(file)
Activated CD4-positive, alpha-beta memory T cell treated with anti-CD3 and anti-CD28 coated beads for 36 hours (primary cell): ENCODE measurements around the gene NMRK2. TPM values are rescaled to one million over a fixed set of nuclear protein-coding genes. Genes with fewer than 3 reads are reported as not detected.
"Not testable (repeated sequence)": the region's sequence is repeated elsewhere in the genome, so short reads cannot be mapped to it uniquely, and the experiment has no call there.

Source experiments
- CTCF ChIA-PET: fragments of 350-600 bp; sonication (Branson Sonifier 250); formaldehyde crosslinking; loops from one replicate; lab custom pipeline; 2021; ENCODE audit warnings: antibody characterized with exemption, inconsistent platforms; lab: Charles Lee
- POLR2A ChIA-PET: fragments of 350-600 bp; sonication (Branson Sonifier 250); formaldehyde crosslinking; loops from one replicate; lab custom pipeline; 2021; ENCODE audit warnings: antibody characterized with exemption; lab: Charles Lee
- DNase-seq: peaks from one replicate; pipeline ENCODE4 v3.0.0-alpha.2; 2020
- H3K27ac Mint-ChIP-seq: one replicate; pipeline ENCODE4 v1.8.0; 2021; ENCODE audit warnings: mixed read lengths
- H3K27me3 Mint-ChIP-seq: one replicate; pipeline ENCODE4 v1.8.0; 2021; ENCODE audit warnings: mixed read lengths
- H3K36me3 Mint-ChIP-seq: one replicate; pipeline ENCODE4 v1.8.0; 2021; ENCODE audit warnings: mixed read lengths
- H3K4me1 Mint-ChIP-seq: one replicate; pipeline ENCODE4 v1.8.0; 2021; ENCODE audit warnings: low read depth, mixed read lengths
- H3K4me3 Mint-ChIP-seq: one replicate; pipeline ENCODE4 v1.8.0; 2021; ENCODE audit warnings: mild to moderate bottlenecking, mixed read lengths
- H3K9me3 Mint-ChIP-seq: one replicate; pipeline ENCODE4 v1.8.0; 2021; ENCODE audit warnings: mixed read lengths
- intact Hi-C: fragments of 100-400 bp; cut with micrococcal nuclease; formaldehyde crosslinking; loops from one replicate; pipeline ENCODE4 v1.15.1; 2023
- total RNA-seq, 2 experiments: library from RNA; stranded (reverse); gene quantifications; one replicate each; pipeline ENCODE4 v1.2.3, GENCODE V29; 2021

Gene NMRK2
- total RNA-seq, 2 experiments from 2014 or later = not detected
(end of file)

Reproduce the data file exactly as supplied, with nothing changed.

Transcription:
Activated CD4-positive, alpha-beta memory T cell treated with anti-CD3 and anti-CD28 coated beads for 36 hours (primary cell): ENCODE measurements around the gene NMRK2. TPM values are rescaled to one million over a fixed set of nuclear protein-coding genes. Genes with fewer than 3 reads are reported as not detected.
"Not testable (repeated sequence)": the region's sequence is repeated elsewhere in the genome, so short reads cannot be mapped to it uniquely, and the experiment has no call there.

Source experiments
- CTCF ChIA-PET: fragments of 350-600 bp; sonication (Branson Sonifier 250); formaldehyde crosslinking; loops from one replicate; lab custom pipeline; 2021; ENCODE audit warnings: antibody characterized with exemption, inconsistent platforms; lab: Charles Lee
- POLR2A ChIA-PET: fragments of 350-600 bp; sonication (Branson Sonifier 250); formaldehyde crosslinking; loops from one replicate; lab custom pipeline; 2021; ENCODE audit warnings: antibody characterized with exemption; lab: Charles Lee
- DNase-seq: peaks from one replicate; pipeline ENCODE4 v3.0.0-alpha.2; 2020
- H3K27ac Mint-ChIP-seq: one replicate; pipeline ENCODE4 v1.8.0; 2021; ENCODE audit warnings: mixed read lengths
- H3K27me3 Mint-ChIP-seq: one replicate; pipeline ENCODE4 v1.8.0; 2021; ENCODE audit warnings: mixed read lengths
- H3K36me3 Mint-ChIP-seq: one replicate; pipeline ENCODE4 v1.8.0; 2021; ENCODE audit warnings: mixed read lengths
- H3K4me1 Mint-ChIP-seq: one replicate; pipeline ENCODE4 v1.8.0; 2021; ENCODE audit warnings: low read depth, mixed read lengths
- H3K4me3 Mint-ChIP-seq: one replicate; pipeline ENCODE4 v1.8.0; 2021; ENCODE audit warnings: mild to moderate bottlenecking, mixed read lengths
- H3K9me3 Mint-ChIP-seq: one replicate; pipeline ENCODE4 v1.8.0; 2021; ENCODE audit warnings: mixed read lengths
- intact Hi-C: fragments of 100-400 bp; cut with micrococcal nuclease; formaldehyde crosslinking; loops from one replicate; pipeline ENCODE4 v1.15.1; 2023
- total RNA-seq, 2 experiments: library from RNA; stranded (reverse); gene quantifications; one replicate each; pipeline ENCODE4 v1.2.3, GENCODE V29; 2021

Gene NMRK2
- total RNA-seq, 2 experiments from 2014 or later = not detected